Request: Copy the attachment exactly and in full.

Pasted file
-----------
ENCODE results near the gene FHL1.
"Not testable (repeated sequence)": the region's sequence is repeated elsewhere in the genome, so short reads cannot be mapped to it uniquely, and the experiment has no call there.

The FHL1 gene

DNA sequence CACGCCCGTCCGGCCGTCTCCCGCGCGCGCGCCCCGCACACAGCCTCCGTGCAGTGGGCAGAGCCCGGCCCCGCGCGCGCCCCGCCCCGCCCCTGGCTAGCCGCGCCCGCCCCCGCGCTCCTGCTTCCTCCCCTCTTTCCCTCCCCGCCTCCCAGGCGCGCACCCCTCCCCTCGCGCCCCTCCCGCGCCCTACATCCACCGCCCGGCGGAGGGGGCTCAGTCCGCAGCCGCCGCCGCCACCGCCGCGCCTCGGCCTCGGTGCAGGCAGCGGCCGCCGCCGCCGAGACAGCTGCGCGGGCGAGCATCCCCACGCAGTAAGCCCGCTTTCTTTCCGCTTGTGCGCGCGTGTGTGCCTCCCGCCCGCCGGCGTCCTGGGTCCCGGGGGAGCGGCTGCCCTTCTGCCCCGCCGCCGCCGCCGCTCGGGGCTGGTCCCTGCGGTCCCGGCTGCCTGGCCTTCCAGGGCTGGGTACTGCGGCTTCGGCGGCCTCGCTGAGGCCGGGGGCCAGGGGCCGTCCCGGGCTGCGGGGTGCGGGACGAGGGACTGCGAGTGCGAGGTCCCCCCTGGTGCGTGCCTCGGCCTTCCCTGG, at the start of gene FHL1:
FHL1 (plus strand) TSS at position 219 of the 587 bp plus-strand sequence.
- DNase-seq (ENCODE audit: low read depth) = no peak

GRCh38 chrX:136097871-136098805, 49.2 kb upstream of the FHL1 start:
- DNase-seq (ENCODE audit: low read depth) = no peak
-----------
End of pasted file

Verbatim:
ENCODE results near the gene FHL1.
"Not testable (repeated sequence)": the region's sequence is repeated elsewhere in the genome, so short reads cannot be mapped to it uniquely, and the experiment has no call there.

The FHL1 gene

DNA sequence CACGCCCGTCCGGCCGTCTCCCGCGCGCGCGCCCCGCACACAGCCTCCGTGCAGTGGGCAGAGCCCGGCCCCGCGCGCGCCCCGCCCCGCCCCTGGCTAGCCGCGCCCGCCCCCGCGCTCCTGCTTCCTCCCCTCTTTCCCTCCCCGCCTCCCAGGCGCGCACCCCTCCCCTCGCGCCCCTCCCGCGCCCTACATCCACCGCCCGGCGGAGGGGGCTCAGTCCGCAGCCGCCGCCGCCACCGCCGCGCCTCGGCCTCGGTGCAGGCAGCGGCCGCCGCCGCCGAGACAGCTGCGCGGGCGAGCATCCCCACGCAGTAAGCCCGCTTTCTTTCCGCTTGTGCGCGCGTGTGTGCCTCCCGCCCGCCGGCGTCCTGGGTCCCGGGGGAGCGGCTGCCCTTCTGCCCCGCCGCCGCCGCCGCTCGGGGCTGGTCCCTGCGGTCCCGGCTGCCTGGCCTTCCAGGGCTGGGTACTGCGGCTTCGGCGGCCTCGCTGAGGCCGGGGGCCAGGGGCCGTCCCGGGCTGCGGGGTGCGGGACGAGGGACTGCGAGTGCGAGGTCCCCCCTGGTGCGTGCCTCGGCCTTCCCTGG, at the start of gene FHL1:
FHL1 (plus strand) TSS at position 219 of the 587 bp plus-strand sequence.
- DNase-seq (ENCODE audit: low read depth) = no peak

GRCh38 chrX:136097871-136098805, 49.2 kb upstream of the FHL1 start:
- DNase-seq (ENCODE audit: low read depth) = no peak